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Small lakes in Red Lake Indian Reservation provide high-quality fishing opportunities

REDBY, Minn. -- The fish twisting and turning some 20 feet below the boat clearly was a lake trout, and it wasn't the least bit interested in our company on this sunny Tuesday morning in late June.

REDBY, Minn. -- The fish twisting and turning some 20 feet below the boat clearly was a lake trout, and it wasn't the least bit interested in our company on this sunny Tuesday morning in late June.

"I hope they're biting," Al Pemberton had said less than half an hour earlier as he launched his 16-foot Lund off a sandy beach at the base of a grassy hill leading to the lake.

They were, and the proof danced several feet below us at the end of Pemberton's 12-pound-test line. Splashes of sunlight occasionally caught the laker's silvery flanks, giving the fish an almost eerie sheen.

In the crystal-clear water, the fish appeared close enough to reach out and touch. After a near-miss with the net by Pemberton's awestruck fishing partner, a 5-pound lake trout, the perfect size for eating, flopped in the bottom of the boat.

That didn't take long.

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We could have been fishing a remote Canadian lake, catching lake trout surrounded by pine, spruce and birch trees, our only company loons and eagles and other assorted wildlife.

We were, except for the Canadian part.

We were fishing a small lake in the heart of the Red Lake Indian Reservation.

Relatively unknown

It isn't well known, but several small lakes on the reservation are open to nontribal members by special license. Visitors also must hire a tribal guide registered and licensed through the band.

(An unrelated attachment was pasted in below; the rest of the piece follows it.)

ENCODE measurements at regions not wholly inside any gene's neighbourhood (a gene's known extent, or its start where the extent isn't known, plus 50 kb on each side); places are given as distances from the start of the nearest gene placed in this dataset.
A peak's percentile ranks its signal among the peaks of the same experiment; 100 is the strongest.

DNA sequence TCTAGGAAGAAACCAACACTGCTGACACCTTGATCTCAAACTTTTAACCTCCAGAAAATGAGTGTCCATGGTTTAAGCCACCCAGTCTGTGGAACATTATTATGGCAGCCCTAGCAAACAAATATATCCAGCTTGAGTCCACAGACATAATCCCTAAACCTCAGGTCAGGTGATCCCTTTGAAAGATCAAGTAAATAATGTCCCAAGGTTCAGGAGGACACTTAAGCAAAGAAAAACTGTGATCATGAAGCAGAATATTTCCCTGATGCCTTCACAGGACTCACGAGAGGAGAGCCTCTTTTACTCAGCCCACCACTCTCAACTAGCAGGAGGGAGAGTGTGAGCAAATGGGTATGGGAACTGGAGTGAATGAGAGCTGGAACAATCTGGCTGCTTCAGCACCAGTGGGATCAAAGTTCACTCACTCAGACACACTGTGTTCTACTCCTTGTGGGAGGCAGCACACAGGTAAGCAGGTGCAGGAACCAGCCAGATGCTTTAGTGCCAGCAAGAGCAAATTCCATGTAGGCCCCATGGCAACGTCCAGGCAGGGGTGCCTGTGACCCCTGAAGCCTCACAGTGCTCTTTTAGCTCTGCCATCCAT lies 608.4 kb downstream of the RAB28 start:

The opportunity doesn't extend to 152,000-acre Lower Red Lake or the 60,000 acres of Upper Red Lake that lie within reservation boundaries, which are open only to Red Lake Band members.

But the smaller lakes provide some impressive fishing opportunities.

According to Pemberton, 54, director of the Red Lake Band's Department of Natural Resources, that includes everything from bluegills and largemouth bass -- species vary by lake -- to the lake trout we catch on Green Lake, an 80-acre jewel near the town of Redby.

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"There's quite a few lake trout swimming around out here," Pemberton said.

Small before big

No wonder, then, that Pemberton, of Redby, spends more time fishing the smaller lakes than he does on the sometimes-treacherous waters of Lower and Upper Red.

"Why should I when I have all of this in my backyard?" he said.

Pemberton, who also serves on the Red Lake Tribal Council, says he takes maybe seven or eight people a year fishing on the small lakes within the reservation. Most outsiders, he says, think Red Lake's restrictions also apply to other reservation lakes.

"It would be good for the tribe if they got more people, but I don't think a lot of people realize (the opportunity) is there," Pemberton said. "They're surprised. Just the thought of going out and catching two or three different kinds of fish during the day, they like that.

"You don't have to fish the big lake."

Pemberton on this day plans to show off two of the reservation's lakes. We'll spend the morning testing the waters of Green for lake trout. After lunch, we'll hit Bass Lake, a shallower lake well off the beaten path that teems with pike, panfish, bass and some big walleyes.

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Our first stop, Green, has a natural herring forage base, and the band stocks lake trout every few years, using adult fish from the U.S. Fish and Wildlife Service's federal hatchery in Wisconsin.

The fish don't reproduce, Pemberton says, but they do well in Green.

"It's pretty good they let us have them," Pemberton said.

The screen on Pemberton's depth-finder shows most of the lake trout are holding in 35 to 40 feet of water. Green and other trout lakes on the reservation are limited to electric motors, and we troll deep-diving crankbaits far behind the boat.

The lures might not dive to 40 feet, but the lake trout can see a long ways in the clear water.

'Trout drought' ends

In the way lake trout fishing often is, there's a lull after Pemberton catches the first lake trout, and we troll for nearly an hour before he begins to mark concentrations of fish.